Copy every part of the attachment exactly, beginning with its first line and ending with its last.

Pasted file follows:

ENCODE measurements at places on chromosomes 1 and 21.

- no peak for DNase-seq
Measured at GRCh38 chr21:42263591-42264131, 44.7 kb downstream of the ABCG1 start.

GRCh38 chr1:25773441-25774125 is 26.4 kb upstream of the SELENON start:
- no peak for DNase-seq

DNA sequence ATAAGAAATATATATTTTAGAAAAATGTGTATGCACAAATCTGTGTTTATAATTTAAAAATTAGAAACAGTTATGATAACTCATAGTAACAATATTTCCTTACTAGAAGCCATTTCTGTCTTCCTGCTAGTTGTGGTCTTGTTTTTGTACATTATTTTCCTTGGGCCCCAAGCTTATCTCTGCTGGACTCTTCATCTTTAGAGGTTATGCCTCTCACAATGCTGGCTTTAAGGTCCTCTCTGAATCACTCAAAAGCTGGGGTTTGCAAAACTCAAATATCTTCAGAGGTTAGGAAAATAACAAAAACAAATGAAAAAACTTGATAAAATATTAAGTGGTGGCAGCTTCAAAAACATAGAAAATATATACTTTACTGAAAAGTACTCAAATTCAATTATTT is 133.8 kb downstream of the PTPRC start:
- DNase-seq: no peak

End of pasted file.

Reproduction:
ENCODE measurements at places on chromosomes 1 and 21.

- no peak for DNase-seq
Measured at GRCh38 chr21:42263591-42264131, 44.7 kb downstream of the ABCG1 start.

GRCh38 chr1:25773441-25774125 is 26.4 kb upstream of the SELENON start:
- no peak for DNase-seq

DNA sequence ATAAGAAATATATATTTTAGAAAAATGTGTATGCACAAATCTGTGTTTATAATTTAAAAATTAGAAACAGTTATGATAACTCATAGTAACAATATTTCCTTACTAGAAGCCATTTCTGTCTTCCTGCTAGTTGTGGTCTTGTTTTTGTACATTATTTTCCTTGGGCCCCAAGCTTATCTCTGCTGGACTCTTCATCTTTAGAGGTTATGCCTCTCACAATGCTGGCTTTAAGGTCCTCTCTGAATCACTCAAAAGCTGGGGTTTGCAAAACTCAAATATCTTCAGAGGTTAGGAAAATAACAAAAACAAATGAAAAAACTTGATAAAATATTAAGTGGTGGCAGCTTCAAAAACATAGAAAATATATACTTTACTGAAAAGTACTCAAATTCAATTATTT is 133.8 kb downstream of the PTPRC start:
- DNase-seq: no peak